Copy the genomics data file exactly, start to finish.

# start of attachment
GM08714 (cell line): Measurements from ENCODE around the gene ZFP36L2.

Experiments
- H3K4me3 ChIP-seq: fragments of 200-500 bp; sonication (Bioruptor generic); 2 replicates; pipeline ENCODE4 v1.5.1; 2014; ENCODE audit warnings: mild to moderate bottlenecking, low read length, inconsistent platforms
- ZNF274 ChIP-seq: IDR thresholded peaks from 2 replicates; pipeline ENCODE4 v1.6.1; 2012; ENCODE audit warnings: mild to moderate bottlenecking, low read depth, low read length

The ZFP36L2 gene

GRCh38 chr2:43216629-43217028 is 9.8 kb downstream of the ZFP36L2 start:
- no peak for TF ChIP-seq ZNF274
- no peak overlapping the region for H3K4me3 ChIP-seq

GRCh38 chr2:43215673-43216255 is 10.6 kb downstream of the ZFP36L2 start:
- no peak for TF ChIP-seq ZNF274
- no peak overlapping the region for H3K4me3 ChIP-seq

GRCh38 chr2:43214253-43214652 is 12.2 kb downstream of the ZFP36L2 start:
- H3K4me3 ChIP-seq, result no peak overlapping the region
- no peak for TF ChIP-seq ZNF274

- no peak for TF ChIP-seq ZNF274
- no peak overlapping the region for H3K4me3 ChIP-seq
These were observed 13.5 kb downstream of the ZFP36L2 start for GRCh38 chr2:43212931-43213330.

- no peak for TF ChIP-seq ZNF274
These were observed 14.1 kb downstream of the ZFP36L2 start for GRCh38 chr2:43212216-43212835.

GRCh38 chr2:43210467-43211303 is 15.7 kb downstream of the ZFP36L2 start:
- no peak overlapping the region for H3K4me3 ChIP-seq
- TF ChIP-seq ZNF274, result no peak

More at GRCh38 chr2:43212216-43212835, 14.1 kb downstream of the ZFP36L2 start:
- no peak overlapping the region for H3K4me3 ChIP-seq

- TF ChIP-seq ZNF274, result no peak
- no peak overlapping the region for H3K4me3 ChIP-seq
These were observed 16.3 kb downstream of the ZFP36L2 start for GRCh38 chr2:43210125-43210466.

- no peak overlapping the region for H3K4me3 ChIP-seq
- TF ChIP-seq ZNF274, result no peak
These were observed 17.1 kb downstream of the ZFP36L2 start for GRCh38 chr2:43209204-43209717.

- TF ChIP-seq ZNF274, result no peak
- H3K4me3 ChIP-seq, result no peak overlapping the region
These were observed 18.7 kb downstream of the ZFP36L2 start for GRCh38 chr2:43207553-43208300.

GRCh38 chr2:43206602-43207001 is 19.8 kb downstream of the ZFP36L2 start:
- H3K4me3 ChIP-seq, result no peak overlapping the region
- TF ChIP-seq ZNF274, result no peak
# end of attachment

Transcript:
GM08714 (cell line): Measurements from ENCODE around the gene ZFP36L2.

Experiments
- H3K4me3 ChIP-seq: fragments of 200-500 bp; sonication (Bioruptor generic); 2 replicates; pipeline ENCODE4 v1.5.1; 2014; ENCODE audit warnings: mild to moderate bottlenecking, low read length, inconsistent platforms
- ZNF274 ChIP-seq: IDR thresholded peaks from 2 replicates; pipeline ENCODE4 v1.6.1; 2012; ENCODE audit warnings: mild to moderate bottlenecking, low read depth, low read length

The ZFP36L2 gene

GRCh38 chr2:43216629-43217028 is 9.8 kb downstream of the ZFP36L2 start:
- no peak for TF ChIP-seq ZNF274
- no peak overlapping the region for H3K4me3 ChIP-seq

GRCh38 chr2:43215673-43216255 is 10.6 kb downstream of the ZFP36L2 start:
- no peak for TF ChIP-seq ZNF274
- no peak overlapping the region for H3K4me3 ChIP-seq

GRCh38 chr2:43214253-43214652 is 12.2 kb downstream of the ZFP36L2 start:
- H3K4me3 ChIP-seq, result no peak overlapping the region
- no peak for TF ChIP-seq ZNF274

- no peak for TF ChIP-seq ZNF274
- no peak overlapping the region for H3K4me3 ChIP-seq
These were observed 13.5 kb downstream of the ZFP36L2 start for GRCh38 chr2:43212931-43213330.

- no peak for TF ChIP-seq ZNF274
These were observed 14.1 kb downstream of the ZFP36L2 start for GRCh38 chr2:43212216-43212835.

GRCh38 chr2:43210467-43211303 is 15.7 kb downstream of the ZFP36L2 start:
- no peak overlapping the region for H3K4me3 ChIP-seq
- TF ChIP-seq ZNF274, result no peak

More at GRCh38 chr2:43212216-43212835, 14.1 kb downstream of the ZFP36L2 start:
- no peak overlapping the region for H3K4me3 ChIP-seq

- TF ChIP-seq ZNF274, result no peak
- no peak overlapping the region for H3K4me3 ChIP-seq
These were observed 16.3 kb downstream of the ZFP36L2 start for GRCh38 chr2:43210125-43210466.

- no peak overlapping the region for H3K4me3 ChIP-seq
- TF ChIP-seq ZNF274, result no peak
These were observed 17.1 kb downstream of the ZFP36L2 start for GRCh38 chr2:43209204-43209717.

- TF ChIP-seq ZNF274, result no peak
- H3K4me3 ChIP-seq, result no peak overlapping the region
These were observed 18.7 kb downstream of the ZFP36L2 start for GRCh38 chr2:43207553-43208300.

GRCh38 chr2:43206602-43207001 is 19.8 kb downstream of the ZFP36L2 start:
- H3K4me3 ChIP-seq, result no peak overlapping the region
- TF ChIP-seq ZNF274, result no peak